All the Growth categories increased momentum this past week while Value categories tried to hold on to what they had.  The result was little change in the overall ranking positions and an increase in the spread between the top and bottom of the list.  The top five spots are in the same order as last week.  This leadership group is being led by the Small Cap Growth category, with Mid Cap Growth and Large Cap Growth following close behind.  Large Cap Blend and Mid Cap Value swapped places, producing the only change in the relative rankings.   However, this one change aligned all of the Blend categories directly behind Growth and ahead of Value.  The extremes of Micro Cap and Mega Cap continue to lag the overall market, which makes it appear these two categories currently have a Value bias.  Small Cap Value and Large Cap Value are tied for last place for a second week.


Japan ascends to the top of our global rankings for the first time in 19 months.  It managed to grab the number 2 spot for a week last October and again in November, but it subsequently fell back into the pack.  This week’s feat was quite impressive, jumping up from third and putting some distance between itself and the other global categories.  Much of Japan’s recent stock market strength is the result of a weaker yen.  Our rankings include currency effects, and that means currency hedged Japan ETFs are performing even better over the intermediate term.  China had a great stint in the top position, lasting eleven weeks.  It hasn’t fallen by the wayside though, the strength of Japan only pushed it down to second place.  Europe and EAFE posted good gains allowing each to climb two positions and claim the fourth and fifth spots respectively.  Japan, Europe, and EAFE moving higher in the rankings implies other categories must fall.  It turned out to be the U.S. in this case, and it fell three spots to fifth despite putting up a nice return for the week.  The process also pushed World Equity two spots lower.  The five lowest-ranked categories maintained the same relative ranking positions as a week ago.  The U.K. posted the best performance of the bunch, and it has positioned itself to climb higher in the weeks ahead.  Pacific ex-Japan and Emerging Markets continue to lag, although they are showing positive momentum.  Canada and Latin America are the only two global categories in the red for a second week.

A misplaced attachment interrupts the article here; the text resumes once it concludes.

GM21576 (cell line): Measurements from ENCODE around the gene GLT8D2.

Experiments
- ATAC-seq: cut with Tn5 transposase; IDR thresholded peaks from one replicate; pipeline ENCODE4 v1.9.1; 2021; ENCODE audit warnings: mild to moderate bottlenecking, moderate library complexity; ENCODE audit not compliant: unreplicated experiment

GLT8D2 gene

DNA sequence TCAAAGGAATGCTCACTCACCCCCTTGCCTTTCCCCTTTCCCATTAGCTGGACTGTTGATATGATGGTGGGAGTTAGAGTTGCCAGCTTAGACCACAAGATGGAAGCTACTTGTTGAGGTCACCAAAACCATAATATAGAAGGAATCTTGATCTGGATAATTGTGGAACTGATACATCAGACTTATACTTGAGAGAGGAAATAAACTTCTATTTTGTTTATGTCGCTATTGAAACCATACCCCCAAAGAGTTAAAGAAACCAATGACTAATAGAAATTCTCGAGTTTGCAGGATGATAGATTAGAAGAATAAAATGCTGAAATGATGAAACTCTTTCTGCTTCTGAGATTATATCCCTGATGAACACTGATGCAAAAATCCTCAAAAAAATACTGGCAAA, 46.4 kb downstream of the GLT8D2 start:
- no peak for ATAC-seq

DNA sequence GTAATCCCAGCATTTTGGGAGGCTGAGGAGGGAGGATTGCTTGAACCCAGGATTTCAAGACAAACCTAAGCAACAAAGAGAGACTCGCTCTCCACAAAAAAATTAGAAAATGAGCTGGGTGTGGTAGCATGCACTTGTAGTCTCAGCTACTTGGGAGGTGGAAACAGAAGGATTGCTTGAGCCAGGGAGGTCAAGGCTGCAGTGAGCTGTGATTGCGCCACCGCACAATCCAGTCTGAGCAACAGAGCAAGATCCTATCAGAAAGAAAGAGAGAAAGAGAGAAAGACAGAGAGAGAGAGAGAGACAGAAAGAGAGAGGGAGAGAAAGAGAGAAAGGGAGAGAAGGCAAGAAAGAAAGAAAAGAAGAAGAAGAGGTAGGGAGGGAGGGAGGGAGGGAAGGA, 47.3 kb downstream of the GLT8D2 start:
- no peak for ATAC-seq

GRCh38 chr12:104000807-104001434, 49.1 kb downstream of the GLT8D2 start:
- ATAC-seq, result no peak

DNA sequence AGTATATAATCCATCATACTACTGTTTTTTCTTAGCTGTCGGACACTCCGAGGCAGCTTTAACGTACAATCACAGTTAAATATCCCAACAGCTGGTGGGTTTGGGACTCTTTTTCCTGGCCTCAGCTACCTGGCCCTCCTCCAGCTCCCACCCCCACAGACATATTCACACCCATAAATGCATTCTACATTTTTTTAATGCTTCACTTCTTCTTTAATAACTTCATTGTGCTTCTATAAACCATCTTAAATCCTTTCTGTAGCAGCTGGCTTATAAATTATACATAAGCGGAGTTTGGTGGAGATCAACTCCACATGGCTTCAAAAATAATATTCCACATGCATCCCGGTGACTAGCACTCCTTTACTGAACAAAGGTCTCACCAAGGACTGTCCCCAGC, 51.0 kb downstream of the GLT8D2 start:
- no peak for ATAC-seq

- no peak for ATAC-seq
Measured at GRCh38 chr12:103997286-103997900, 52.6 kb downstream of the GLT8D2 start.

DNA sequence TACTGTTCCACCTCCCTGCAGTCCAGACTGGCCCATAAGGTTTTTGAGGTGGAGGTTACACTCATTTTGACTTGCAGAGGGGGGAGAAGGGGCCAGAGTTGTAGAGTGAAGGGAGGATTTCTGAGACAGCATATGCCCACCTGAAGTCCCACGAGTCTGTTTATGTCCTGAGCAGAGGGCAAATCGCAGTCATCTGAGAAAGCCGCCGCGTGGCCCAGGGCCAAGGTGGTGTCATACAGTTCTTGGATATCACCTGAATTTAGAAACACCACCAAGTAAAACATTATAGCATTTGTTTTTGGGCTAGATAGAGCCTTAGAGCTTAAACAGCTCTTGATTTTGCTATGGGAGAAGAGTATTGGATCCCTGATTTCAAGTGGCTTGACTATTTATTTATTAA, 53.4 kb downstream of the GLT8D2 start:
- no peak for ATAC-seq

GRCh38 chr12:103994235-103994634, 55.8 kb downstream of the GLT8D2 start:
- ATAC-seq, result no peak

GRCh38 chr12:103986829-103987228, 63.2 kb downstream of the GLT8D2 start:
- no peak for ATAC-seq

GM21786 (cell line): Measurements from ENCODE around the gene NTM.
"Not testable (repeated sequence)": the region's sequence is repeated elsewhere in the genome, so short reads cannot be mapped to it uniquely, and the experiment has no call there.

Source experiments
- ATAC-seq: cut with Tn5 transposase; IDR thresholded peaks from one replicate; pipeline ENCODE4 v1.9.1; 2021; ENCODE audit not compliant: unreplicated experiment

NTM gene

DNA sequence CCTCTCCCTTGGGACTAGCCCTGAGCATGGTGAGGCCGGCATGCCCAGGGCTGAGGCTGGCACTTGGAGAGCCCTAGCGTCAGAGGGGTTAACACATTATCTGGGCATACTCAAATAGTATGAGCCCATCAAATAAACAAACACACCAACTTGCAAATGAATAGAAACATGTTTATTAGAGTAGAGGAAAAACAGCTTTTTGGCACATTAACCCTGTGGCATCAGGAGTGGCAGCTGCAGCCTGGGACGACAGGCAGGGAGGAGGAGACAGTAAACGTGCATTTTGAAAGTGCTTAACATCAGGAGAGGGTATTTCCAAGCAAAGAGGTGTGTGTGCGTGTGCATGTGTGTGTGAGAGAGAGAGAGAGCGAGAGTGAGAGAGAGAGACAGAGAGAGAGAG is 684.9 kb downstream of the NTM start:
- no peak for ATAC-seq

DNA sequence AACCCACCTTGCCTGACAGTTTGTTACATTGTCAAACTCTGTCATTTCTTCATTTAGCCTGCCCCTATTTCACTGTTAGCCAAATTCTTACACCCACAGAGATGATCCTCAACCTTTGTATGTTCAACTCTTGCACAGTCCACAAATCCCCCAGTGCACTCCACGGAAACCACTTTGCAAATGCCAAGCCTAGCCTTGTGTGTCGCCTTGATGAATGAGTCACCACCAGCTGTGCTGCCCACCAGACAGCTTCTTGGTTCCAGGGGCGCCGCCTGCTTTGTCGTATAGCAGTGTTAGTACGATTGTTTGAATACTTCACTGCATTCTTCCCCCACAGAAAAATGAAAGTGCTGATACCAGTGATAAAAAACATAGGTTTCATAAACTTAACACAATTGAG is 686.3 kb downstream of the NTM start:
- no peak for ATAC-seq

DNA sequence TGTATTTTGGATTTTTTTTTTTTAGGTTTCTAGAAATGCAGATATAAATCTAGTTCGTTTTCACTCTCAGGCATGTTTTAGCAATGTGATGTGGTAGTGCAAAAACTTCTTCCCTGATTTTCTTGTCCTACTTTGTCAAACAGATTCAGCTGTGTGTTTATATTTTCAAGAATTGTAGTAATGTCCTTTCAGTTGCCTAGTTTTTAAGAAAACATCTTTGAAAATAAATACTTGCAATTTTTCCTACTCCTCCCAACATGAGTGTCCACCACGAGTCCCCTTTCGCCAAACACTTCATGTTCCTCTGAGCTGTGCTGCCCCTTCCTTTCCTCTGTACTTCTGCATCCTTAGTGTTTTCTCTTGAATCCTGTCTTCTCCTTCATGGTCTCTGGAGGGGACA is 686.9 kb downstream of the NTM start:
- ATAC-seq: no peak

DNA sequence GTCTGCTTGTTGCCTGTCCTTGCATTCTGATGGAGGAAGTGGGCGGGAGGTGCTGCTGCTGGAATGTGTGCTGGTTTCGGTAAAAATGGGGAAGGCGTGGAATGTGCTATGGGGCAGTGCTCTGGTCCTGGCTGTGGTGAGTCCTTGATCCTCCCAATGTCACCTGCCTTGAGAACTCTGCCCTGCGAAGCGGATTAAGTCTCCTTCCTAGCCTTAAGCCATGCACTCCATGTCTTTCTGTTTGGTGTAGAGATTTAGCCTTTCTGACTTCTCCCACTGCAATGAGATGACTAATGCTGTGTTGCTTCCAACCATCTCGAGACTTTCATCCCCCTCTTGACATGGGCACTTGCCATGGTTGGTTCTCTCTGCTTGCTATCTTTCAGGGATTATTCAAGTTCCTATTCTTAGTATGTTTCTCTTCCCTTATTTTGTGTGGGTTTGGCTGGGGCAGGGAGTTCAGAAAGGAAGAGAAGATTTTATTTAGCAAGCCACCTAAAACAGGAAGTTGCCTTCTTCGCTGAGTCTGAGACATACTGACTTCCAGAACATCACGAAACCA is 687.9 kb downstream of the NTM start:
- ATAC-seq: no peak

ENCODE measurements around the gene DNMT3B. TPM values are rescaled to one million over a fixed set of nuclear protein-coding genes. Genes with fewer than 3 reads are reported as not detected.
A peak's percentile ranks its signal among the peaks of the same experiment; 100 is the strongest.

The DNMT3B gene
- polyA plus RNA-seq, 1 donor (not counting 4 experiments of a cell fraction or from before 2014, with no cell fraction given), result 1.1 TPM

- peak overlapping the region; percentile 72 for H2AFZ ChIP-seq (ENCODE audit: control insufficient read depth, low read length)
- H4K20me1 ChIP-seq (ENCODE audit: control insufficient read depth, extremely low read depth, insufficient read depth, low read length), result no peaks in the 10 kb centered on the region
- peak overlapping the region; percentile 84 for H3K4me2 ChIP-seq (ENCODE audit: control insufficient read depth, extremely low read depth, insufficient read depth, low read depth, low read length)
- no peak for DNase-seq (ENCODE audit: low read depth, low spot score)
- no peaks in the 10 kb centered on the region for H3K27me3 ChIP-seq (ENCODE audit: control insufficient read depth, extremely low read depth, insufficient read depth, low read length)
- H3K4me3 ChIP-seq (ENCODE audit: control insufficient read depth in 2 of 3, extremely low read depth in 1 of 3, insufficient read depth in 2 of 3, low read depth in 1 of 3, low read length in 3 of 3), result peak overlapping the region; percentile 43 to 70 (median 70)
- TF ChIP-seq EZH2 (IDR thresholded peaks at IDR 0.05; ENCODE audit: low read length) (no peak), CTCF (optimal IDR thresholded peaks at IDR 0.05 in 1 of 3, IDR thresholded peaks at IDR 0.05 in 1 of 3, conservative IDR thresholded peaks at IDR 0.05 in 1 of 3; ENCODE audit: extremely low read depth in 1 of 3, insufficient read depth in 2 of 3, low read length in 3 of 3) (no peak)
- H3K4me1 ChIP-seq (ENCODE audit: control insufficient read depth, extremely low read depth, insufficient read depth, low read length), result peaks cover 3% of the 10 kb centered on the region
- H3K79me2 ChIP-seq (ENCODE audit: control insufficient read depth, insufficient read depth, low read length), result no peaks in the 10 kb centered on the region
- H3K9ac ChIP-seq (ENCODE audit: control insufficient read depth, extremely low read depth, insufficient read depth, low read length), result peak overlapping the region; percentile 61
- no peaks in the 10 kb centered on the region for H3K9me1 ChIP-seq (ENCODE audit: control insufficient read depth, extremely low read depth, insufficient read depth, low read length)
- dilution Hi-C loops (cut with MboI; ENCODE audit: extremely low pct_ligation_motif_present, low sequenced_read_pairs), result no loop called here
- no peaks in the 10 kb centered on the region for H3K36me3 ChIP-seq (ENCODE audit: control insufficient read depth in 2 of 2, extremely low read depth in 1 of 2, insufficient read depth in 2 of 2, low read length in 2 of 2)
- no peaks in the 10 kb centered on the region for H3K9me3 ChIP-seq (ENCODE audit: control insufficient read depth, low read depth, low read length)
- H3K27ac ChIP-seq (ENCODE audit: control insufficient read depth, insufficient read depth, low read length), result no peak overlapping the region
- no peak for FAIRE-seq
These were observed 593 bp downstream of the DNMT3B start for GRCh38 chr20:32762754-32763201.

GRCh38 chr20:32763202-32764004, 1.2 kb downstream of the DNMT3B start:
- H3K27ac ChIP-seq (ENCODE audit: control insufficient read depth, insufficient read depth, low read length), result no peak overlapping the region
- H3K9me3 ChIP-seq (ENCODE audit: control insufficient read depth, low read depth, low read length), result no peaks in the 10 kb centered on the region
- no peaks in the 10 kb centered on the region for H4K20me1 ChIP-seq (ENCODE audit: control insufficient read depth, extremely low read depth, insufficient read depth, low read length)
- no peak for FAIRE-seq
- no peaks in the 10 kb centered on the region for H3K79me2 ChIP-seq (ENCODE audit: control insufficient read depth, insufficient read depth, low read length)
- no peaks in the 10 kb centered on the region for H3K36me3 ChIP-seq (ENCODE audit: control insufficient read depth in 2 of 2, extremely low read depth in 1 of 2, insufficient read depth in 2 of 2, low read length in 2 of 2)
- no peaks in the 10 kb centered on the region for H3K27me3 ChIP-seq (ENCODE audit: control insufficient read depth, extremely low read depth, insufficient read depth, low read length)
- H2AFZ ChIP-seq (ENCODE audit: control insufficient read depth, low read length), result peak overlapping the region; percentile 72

The charts above depict both the relative strength and absolute strength of various market sectors, styles, and geographic locations on an intermediate-term basis. Each grouping is sorted (top to bottom) by relative strength. The magnitude of the displayed RSM value is a measure of absolute strength, which is our proprietary method of measuring and reporting the intermediate-term strength as an annualized value.


“It’s almost a buy-one-get-one-free market compared to 1999.”

HSBC strategists Peter Sullivan and Robert Parkes on FTSE 100 earnings being 99% higher than in 1999, 2/24/15